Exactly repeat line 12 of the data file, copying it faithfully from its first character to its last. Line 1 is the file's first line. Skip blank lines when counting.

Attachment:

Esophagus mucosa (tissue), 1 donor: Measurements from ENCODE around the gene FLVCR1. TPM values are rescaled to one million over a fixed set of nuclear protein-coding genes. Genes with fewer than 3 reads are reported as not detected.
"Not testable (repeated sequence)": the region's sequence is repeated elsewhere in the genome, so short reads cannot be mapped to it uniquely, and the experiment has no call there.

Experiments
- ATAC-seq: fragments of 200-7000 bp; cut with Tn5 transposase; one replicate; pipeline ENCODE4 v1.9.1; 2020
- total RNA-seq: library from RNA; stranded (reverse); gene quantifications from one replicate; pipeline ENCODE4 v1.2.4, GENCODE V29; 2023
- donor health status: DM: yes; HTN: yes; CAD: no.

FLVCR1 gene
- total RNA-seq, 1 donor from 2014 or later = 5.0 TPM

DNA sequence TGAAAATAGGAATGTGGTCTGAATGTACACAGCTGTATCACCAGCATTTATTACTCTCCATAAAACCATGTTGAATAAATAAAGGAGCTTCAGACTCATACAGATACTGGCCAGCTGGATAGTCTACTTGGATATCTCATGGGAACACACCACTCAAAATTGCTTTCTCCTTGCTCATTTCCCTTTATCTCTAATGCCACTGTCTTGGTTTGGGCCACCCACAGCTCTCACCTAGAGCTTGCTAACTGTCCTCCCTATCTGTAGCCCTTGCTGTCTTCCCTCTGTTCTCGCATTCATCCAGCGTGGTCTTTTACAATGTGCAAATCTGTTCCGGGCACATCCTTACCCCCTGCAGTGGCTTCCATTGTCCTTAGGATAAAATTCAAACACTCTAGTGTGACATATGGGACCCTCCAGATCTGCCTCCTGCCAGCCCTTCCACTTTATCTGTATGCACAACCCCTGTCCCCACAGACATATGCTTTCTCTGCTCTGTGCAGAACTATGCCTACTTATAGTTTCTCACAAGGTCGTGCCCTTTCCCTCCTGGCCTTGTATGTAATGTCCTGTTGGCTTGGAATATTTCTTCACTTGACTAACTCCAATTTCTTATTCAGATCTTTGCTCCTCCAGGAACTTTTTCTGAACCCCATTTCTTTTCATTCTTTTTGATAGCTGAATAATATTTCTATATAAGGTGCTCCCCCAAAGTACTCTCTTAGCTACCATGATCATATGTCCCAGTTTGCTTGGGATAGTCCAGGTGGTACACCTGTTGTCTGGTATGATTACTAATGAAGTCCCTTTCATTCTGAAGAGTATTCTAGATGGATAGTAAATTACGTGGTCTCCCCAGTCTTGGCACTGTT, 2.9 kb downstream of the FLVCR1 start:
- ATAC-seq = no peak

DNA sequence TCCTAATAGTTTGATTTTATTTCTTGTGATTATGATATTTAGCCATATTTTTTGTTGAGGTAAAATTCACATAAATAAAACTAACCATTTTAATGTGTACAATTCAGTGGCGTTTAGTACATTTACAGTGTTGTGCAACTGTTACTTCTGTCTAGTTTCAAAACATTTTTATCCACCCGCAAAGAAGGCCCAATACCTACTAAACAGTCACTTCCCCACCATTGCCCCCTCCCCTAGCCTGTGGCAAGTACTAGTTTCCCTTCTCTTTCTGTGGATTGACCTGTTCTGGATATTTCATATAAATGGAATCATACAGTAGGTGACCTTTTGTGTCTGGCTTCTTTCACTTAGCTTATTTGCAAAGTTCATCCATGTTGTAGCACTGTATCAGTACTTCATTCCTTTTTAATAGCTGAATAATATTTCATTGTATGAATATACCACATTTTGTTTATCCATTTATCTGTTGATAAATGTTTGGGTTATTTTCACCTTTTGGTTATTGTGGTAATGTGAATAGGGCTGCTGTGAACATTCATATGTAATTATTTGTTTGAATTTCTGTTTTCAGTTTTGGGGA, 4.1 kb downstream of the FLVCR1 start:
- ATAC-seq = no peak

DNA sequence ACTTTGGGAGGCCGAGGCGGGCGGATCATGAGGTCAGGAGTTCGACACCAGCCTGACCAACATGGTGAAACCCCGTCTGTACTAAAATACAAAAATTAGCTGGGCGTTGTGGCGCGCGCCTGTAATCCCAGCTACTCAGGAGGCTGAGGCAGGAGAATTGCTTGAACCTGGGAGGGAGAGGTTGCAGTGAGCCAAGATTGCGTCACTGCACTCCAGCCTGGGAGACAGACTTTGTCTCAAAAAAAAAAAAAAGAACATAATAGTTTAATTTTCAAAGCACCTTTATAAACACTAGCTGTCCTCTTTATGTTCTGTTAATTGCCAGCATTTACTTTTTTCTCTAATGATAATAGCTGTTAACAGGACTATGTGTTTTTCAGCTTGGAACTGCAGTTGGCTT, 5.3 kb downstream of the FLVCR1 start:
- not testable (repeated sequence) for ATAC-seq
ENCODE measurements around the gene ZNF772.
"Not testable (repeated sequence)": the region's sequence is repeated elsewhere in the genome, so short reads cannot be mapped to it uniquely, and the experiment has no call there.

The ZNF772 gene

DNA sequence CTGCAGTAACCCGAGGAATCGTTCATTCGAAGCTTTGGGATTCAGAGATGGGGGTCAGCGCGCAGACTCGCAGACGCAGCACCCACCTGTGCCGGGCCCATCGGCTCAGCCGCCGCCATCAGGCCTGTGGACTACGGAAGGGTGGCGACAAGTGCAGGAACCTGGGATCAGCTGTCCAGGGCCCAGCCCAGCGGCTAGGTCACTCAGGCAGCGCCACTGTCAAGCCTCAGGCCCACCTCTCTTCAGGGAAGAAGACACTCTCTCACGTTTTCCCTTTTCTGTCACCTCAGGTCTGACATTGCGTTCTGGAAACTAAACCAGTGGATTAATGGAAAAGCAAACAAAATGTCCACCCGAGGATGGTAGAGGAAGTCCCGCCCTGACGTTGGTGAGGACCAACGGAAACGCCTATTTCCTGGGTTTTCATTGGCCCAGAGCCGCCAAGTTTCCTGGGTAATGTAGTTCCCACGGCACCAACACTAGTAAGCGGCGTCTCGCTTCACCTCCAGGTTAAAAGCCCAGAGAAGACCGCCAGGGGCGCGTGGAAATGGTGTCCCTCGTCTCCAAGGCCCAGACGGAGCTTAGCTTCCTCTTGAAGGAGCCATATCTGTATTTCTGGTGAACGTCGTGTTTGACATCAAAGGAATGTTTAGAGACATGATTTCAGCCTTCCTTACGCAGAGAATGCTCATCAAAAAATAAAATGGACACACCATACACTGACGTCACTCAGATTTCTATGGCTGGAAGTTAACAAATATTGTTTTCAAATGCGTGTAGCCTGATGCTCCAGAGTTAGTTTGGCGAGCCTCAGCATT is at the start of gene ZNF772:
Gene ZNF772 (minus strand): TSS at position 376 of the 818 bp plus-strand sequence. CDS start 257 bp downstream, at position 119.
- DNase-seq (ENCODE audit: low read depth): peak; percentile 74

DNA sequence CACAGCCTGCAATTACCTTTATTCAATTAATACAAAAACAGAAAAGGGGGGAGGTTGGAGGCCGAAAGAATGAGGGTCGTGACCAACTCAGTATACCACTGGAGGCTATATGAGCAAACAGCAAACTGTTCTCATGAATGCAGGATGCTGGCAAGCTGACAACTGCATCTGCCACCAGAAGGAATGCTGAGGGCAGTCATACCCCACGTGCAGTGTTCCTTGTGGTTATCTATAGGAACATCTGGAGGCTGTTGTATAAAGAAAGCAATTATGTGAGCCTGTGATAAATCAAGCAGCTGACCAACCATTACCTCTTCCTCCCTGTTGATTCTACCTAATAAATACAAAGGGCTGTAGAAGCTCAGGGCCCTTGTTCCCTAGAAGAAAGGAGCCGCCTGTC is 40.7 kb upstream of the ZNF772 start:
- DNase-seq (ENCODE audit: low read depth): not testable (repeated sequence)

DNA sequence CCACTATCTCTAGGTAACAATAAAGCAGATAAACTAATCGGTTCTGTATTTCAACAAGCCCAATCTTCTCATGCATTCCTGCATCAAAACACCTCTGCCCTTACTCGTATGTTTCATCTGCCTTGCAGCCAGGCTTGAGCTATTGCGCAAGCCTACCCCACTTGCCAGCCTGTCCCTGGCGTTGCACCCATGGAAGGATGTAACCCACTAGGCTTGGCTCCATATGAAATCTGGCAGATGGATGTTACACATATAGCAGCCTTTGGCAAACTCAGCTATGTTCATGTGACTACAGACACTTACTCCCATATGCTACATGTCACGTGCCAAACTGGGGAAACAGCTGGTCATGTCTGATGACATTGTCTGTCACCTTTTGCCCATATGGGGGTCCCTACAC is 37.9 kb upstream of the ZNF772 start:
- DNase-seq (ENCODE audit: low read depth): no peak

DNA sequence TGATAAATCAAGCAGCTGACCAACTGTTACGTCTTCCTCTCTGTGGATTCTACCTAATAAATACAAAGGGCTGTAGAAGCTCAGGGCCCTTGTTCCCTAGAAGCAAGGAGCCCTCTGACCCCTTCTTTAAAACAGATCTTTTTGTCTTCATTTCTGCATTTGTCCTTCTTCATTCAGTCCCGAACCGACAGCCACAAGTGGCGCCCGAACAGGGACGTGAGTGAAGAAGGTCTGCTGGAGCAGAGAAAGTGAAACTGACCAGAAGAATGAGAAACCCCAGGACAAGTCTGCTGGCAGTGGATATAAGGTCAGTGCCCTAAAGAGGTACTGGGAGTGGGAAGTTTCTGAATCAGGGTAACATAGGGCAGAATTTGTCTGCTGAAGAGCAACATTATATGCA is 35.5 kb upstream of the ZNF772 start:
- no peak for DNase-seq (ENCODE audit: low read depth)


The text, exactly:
- ATAC-seq = no peak